ApoE4 – The Ancestral Allele

For ApoE4 carriers interested in primal diets and science

Archive for the ‘Diet’ Category

Omega-3s, ApoE Genotype and Cognitive Decline (Paper)

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Googling for the rate of APOE4 among Native Americans, I found this paper on omega-3 fats and ApoE4:

The most recent statistics indicate that dietary intake of omega-3 PUFA is insufficient in >95% of Americans. Deficits in omega-3s have been shown to contribute to inflammatory signaling, apoptosis, and neuronal dysfunction in all cause dementia, including Alzheimer’s disease. DHA (22:6[n-3]), specifically, is a critical contributor to cell structure and function in the nervous system, and a recently identified DHA-derived messenger, neuroprotecting D1 (NPD1) has been found to regulate brain cell survival and to promote non-amyloidogenic processing of amyloid precursor protein, thus protecting against Alzheimer’s disease by inhibiting formation of β-amyloid. Studies utilizing omega-3 supplementation to improve cognitive function in elders, however, have had mixed outcomes, an inconsistency which newly published research indicates is related to ApoE genotype. ApoE ε4 carriers have not been able to benefit from omega-3s. This article discusses why and what can be done to enable carriers of the ApoeE ε4 allele to receive the neuroprotective benefits of omega-3s.

The important thing for us is the dietary recommendations.  Some highlights:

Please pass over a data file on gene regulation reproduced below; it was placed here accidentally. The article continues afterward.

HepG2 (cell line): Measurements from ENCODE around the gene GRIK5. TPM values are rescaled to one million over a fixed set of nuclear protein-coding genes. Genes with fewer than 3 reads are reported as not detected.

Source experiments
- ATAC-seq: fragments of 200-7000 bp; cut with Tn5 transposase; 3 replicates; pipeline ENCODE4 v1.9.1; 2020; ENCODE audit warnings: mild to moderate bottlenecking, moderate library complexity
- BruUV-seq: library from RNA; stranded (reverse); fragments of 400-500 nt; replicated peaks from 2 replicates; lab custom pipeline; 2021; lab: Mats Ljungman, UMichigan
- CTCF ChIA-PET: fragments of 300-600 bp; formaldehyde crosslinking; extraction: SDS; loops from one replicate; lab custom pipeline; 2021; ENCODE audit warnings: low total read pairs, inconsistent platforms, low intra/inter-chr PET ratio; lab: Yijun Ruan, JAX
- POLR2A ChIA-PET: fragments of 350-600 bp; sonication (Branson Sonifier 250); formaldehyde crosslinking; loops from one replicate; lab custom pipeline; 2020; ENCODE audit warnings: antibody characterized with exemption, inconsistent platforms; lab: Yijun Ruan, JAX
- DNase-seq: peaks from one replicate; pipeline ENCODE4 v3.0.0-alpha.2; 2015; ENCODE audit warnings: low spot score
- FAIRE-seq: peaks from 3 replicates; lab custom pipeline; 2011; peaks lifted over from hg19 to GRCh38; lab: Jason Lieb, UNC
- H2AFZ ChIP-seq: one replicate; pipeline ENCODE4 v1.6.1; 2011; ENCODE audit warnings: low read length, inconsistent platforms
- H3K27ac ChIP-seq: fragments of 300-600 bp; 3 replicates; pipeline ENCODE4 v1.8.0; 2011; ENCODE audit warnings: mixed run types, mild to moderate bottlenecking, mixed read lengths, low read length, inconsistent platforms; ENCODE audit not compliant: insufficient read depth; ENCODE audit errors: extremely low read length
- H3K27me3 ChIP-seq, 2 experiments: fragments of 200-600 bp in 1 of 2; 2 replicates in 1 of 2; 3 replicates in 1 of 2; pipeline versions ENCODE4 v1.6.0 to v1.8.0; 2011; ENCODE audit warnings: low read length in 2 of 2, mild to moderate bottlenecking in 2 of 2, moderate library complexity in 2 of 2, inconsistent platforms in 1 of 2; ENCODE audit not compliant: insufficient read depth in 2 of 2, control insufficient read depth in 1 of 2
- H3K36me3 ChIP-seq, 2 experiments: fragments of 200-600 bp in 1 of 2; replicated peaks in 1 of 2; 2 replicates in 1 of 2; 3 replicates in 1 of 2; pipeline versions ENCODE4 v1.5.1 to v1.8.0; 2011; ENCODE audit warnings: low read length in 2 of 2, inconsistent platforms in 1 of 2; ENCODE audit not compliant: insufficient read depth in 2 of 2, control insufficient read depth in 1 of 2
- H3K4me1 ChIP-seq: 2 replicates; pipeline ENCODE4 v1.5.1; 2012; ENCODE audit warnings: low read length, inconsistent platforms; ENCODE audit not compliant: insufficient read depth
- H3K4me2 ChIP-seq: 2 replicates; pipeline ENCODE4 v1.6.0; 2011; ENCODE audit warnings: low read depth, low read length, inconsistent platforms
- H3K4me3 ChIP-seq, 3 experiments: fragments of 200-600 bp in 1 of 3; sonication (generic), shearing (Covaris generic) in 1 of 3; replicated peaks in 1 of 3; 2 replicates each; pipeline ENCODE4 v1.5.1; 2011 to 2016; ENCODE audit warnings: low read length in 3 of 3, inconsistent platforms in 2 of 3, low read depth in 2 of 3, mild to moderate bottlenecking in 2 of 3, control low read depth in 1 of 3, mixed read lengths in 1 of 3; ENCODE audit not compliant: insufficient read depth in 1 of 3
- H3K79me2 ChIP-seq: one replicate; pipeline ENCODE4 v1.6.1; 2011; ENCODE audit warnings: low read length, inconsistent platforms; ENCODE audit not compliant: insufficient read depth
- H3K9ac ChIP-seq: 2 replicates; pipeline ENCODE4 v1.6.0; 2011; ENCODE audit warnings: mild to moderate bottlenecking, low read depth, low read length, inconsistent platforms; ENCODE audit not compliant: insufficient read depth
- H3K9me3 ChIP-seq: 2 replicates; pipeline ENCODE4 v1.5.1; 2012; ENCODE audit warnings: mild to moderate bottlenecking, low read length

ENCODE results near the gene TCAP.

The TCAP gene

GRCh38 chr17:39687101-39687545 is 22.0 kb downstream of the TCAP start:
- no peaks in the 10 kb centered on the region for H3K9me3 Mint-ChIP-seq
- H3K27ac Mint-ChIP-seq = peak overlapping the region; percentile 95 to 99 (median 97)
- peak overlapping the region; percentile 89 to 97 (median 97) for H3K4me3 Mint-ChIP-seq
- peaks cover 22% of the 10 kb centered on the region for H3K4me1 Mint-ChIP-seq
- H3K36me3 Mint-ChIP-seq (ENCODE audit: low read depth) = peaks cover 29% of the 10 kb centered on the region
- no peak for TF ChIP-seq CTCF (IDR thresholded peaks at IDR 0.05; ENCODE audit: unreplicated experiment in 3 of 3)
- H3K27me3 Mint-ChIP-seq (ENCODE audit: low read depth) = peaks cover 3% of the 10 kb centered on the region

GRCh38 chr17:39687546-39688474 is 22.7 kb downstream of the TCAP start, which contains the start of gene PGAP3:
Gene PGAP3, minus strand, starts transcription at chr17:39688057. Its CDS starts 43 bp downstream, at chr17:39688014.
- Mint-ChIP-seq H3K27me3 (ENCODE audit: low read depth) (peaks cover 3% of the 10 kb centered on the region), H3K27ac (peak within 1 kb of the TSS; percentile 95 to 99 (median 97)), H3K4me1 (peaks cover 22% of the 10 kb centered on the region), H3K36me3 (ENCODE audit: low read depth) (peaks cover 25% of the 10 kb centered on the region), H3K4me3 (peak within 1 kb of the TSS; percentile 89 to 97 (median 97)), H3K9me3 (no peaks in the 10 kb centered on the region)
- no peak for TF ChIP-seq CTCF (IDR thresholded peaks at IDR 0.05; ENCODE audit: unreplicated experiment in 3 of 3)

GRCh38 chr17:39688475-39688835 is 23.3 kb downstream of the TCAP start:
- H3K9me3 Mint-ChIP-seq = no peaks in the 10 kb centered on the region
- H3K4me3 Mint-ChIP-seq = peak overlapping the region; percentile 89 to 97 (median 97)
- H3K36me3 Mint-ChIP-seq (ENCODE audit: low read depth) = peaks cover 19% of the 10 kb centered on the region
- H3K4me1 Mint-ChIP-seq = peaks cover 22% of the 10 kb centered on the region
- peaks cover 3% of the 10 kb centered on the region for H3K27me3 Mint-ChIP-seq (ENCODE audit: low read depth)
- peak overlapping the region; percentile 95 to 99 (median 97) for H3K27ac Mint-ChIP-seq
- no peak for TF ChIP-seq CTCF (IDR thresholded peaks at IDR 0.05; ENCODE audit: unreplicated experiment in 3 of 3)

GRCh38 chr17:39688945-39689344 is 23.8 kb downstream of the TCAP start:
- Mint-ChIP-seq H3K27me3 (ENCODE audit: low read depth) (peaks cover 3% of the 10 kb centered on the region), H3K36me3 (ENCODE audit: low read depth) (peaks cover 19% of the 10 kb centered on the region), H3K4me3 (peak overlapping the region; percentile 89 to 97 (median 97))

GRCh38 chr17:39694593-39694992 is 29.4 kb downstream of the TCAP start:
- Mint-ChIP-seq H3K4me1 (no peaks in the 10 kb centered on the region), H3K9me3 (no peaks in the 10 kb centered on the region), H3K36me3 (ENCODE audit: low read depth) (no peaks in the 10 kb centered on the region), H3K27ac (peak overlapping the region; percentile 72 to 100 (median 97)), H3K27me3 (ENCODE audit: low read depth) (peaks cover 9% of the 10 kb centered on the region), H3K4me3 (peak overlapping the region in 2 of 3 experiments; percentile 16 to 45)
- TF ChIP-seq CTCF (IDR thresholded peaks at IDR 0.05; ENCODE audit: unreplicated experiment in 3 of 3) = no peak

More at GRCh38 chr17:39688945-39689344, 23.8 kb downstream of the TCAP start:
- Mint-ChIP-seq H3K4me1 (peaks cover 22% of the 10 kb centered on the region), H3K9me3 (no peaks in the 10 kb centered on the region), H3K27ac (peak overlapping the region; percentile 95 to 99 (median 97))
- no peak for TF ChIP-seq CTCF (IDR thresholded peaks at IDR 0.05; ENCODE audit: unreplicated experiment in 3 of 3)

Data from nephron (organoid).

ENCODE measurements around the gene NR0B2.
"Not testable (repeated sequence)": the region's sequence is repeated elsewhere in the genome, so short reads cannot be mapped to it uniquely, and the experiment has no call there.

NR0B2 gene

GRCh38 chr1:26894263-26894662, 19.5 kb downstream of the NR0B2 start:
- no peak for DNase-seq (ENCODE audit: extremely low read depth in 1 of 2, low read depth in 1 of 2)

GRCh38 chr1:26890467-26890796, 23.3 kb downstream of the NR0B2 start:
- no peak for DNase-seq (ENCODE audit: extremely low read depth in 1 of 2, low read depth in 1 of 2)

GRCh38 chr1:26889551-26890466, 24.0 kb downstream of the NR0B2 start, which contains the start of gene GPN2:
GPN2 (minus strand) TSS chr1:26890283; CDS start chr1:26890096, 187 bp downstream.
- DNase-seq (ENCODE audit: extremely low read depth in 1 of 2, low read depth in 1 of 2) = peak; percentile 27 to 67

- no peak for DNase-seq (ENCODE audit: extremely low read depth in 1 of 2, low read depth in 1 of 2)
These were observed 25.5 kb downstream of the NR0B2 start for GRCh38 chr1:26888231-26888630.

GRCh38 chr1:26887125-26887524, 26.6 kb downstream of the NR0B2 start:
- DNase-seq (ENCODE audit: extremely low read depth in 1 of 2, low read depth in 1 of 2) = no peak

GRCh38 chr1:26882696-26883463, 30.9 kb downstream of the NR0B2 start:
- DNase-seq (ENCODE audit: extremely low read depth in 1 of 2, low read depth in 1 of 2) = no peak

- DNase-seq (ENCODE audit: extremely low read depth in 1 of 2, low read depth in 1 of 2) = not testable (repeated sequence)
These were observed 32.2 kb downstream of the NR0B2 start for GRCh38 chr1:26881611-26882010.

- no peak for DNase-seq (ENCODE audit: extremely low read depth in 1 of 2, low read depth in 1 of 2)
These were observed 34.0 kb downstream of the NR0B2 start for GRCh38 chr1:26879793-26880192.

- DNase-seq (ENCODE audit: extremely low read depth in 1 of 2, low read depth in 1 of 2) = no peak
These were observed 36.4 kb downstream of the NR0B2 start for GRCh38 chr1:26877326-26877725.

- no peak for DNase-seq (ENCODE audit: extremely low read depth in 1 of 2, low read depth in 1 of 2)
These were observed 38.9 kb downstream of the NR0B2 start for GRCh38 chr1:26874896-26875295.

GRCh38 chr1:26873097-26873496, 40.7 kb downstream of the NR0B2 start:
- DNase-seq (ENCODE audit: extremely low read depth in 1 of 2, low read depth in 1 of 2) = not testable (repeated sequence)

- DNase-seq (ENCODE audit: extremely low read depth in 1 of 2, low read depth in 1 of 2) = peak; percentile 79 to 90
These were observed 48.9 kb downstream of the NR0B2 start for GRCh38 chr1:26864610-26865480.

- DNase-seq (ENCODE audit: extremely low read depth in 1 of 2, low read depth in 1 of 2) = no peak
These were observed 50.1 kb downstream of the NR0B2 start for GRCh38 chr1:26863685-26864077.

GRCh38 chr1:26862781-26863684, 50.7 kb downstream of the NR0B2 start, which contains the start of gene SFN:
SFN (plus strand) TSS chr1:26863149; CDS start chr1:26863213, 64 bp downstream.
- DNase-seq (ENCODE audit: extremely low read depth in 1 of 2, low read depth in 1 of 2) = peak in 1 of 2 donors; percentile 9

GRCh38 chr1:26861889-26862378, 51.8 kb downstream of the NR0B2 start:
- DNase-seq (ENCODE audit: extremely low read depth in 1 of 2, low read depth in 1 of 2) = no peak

ApoE ε4 carriers are the canaries in the mine of the Western way of life. Individuals with this genetic heritage cannot afford the “normal” level of dietary and lifestyle insults typical of life in the modern industrialized world because the ApoE ε4 allele magnifies the risks inherent in the Western diet and lifestyle.

Despite the disproportionately high prevalence of ApoE ε4, cardiovascular disease and diabetes among Native Americans, and the Pima Indians, specifically, research examining a Native American rural population in nearby New Mexico clearly shows that carrying the ApoE ε4 allele does not increase the risk for any of these conditions in people eating a low fat diet and following an active lifestyle.

Another important point the paper makes is that while O3s provide many benefits, they are also vulnerable to oxidative damage.  Depending on the body’s redox state, O3s can be neurotrophic (good for the brain) or neurotoxic (not so good).

The paper seems to conflate a low fat diet with a plant-centered, unprocessed one.  While it has some great information on omega-3s, it doesn’t have much to answer other key primal / e4 fat questions like whether saturated fats are good (as in primal) or bad (because of differences in lipid metabolism for e4s).


Written by patrissimo

February 21, 2013 at 7:13 am

Posted in Diet, Preventative, Research

Food collection, not production

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Apolipoprotein E (APOE) allele distribution in the world. Is APOE*4 a `thrifty’ allele?
R. M. CORBO and R. SCACCHI Department of Genetics and Molecular Biology, University `La Sapienza, Rome.  CNR Center of Evolutionary Genetics, Rome